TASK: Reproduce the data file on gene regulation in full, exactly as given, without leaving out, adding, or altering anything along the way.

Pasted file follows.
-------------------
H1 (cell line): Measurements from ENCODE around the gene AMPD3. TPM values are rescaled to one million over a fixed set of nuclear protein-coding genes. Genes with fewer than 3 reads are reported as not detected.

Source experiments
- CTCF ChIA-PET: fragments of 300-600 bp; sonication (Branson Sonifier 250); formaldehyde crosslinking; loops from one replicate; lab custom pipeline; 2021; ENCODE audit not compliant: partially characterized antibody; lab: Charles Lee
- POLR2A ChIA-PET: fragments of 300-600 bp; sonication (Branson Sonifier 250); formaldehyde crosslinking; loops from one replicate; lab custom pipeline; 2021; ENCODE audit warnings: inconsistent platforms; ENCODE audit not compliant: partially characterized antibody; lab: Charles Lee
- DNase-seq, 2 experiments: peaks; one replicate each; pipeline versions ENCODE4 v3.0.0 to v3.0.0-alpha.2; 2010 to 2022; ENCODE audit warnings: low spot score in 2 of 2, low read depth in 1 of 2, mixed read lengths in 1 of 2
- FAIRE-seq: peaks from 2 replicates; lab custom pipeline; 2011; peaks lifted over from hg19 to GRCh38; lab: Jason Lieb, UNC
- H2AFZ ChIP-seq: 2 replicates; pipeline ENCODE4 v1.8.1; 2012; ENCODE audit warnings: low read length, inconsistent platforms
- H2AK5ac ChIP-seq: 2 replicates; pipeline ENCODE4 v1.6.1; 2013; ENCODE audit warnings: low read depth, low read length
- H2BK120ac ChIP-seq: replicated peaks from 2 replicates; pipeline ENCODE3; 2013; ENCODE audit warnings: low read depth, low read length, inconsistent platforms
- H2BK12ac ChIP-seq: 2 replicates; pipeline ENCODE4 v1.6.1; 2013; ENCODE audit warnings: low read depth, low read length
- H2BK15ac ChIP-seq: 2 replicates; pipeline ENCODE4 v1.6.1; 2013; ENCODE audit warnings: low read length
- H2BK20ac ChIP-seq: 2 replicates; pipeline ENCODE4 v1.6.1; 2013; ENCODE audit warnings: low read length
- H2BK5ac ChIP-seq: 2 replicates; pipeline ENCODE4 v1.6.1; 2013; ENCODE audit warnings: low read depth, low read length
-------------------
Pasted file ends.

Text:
H1 (cell line): Measurements from ENCODE around the gene AMPD3. TPM values are rescaled to one million over a fixed set of nuclear protein-coding genes. Genes with fewer than 3 reads are reported as not detected.

Source experiments
- CTCF ChIA-PET: fragments of 300-600 bp; sonication (Branson Sonifier 250); formaldehyde crosslinking; loops from one replicate; lab custom pipeline; 2021; ENCODE audit not compliant: partially characterized antibody; lab: Charles Lee
- POLR2A ChIA-PET: fragments of 300-600 bp; sonication (Branson Sonifier 250); formaldehyde crosslinking; loops from one replicate; lab custom pipeline; 2021; ENCODE audit warnings: inconsistent platforms; ENCODE audit not compliant: partially characterized antibody; lab: Charles Lee
- DNase-seq, 2 experiments: peaks; one replicate each; pipeline versions ENCODE4 v3.0.0 to v3.0.0-alpha.2; 2010 to 2022; ENCODE audit warnings: low spot score in 2 of 2, low read depth in 1 of 2, mixed read lengths in 1 of 2
- FAIRE-seq: peaks from 2 replicates; lab custom pipeline; 2011; peaks lifted over from hg19 to GRCh38; lab: Jason Lieb, UNC
- H2AFZ ChIP-seq: 2 replicates; pipeline ENCODE4 v1.8.1; 2012; ENCODE audit warnings: low read length, inconsistent platforms
- H2AK5ac ChIP-seq: 2 replicates; pipeline ENCODE4 v1.6.1; 2013; ENCODE audit warnings: low read depth, low read length
- H2BK120ac ChIP-seq: replicated peaks from 2 replicates; pipeline ENCODE3; 2013; ENCODE audit warnings: low read depth, low read length, inconsistent platforms
- H2BK12ac ChIP-seq: 2 replicates; pipeline ENCODE4 v1.6.1; 2013; ENCODE audit warnings: low read depth, low read length
- H2BK15ac ChIP-seq: 2 replicates; pipeline ENCODE4 v1.6.1; 2013; ENCODE audit warnings: low read length
- H2BK20ac ChIP-seq: 2 replicates; pipeline ENCODE4 v1.6.1; 2013; ENCODE audit warnings: low read length
- H2BK5ac ChIP-seq: 2 replicates; pipeline ENCODE4 v1.6.1; 2013; ENCODE audit warnings: low read depth, low read length